automation through the use of RPCs in their particular field situation.

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                     Lost Hills Field
                 San Joaquin Valley, CA
   With a large-scale waterflood project being implemented in this field, engineering efforts
   were focused on continuous well surveillance and timely waterflood response detection. An
   effective way to monitor waterflood response was to install RPCs on rod pumped wells. This
   method was especially effective since wells in this field could not be tested on a frequent
   basis. Because well tests might be obtained only once a month, the end result was the
   possibility that months could pass before waterflood response was measured. The installation
   of RPCs allowed percent runtimes to be monitored and used to identify flood response or well
   problems much sooner.

   The studies cited previously in this paper have shown the proven benefits of using RPCs – in
   addition to waterflood response detection. These benefits include reduced energy
   consumption, reduced well failure frequency, and increased production.

The Pilot
   With approximately 250 producing wells in the waterflood area, RPC installation on all pattern
   wells would be very expensive. The great capital investment would need to be economically
   justified. And, just as important, a pilot test would be a good way to develop field personnel
   acceptance. Concerns about automation and its implications were obstacles that had to be

   The field pilot was designed to:

      •   Prove that RPCs would or would not work in the Lost Hills field.
      •   Help lease operators develop support for the further use of RPCs.
      •   Be small enough to limit investment risk.
      •   Be small enough to be easily monitored.
      •   Provide enough data to enable a decision about the future use of RPCs.

   Nine closely spaced wells within a mile of the field office were selected for RPC installation.
   The pilot test was monitored for five months. It is important to note that these nine wells
   were monitored for two and one-half months before RPC installation and for two and one-half
   months after RPC installation.

   Again, three operating parameters were measured during the pilot:

      •   Electrical usage.
      •   Well failures.
      •   Production.

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Well Selection Criteria
   Waterflood Pattern Producers

   Rod pumped wells in a waterflood pattern benefit from the installation of RPCs even more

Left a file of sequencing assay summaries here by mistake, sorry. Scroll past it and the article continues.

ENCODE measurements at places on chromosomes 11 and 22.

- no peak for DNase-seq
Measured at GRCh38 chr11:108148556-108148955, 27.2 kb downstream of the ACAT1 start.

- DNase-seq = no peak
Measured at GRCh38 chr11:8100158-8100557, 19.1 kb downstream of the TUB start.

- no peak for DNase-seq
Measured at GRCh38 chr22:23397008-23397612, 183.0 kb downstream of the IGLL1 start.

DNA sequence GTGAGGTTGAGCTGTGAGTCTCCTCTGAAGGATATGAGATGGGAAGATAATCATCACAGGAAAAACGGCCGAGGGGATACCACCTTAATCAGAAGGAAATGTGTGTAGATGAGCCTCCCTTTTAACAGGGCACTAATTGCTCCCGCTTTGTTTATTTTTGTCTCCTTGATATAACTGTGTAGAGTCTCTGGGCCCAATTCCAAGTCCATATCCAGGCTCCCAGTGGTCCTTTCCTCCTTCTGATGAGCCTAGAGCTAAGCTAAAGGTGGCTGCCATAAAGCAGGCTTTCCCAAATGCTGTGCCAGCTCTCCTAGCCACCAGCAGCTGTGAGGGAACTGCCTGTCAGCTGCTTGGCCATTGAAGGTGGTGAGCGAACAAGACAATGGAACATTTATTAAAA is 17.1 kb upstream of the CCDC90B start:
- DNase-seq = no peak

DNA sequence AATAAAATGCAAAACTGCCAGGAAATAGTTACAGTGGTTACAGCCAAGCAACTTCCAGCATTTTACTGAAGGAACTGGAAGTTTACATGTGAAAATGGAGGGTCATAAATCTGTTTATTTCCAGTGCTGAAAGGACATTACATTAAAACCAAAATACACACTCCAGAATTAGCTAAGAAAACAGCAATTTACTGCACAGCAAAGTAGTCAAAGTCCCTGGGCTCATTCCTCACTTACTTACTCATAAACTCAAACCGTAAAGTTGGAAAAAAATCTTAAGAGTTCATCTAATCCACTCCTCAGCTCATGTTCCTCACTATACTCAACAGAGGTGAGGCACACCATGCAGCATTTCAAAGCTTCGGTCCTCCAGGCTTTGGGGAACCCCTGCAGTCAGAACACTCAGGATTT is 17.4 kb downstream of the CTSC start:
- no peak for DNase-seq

than wells outside a waterflood area because of the quick detection of waterflood response.
   These well types are most suited for RPCs in a waterflood:

      •   Wells not yet showing waterflood response, but expected to in the near future.
      •   Wells with changing waterflood response.

   Wells Producing Sand

   Sand producing wells should be carefully identified and evaluated before installing RPCs.
   Sand settling in the rod-tubing annulus during the idle time of a normal RPC cycle may cause
   the pump plunger to become irreparably stuck.

   Wells with Gas Interference

   Wells with gas interference should also be identified when RPCs are installed. Severe gas
   interference can cause the surface dynamometer card to be erratic and perhaps result in
   premature well shutdown. Possible solutions to this problem:

      •   Configure the RPC to continue to pump the well when gas is present in the pump to
          minimize the possibility of premature well shutdown.
      •   Lower the pump below the bottom producing perforation.
      •   Install a gas anchor.

   High Failure Rate Wells

   Wells with high failure rates are generally the best candidates for RPCs because well failure
   reduction usually represents the largest savings associated with the benefits of RPCs. RPCs
   were preferentially installed on the wells with the highest historical failure rates.

   High Producing Wells

   High productivity wells are good candidates for RPCs. These wells generate the most revenue
   and it is important to react quickly to well problems and limit downtime. These wells operate
   more efficiently when RPCs are installed.

   Pumped Off Wells

   Wells located in a waterflood area should be over-displaced (pumped off) and therefore
   capable of handling waterflood response even before RPC installation. This also holds true for
   wells in areas of water encroachment or additional remedial potential. Several times during
   this pilot and field implementation, wells were found not be pumped off or to be under-
   displaced enough that they could not be pumped off. Time delays, additional expense, and
   inefficient use of manpower were the result.

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   Wells on Timer

   Wells operating on a pin type or percent timer are good candidates for RPCs. RPCs allow
   wells to automatically adjust to the dynamics of the reservoir. The well is pumped more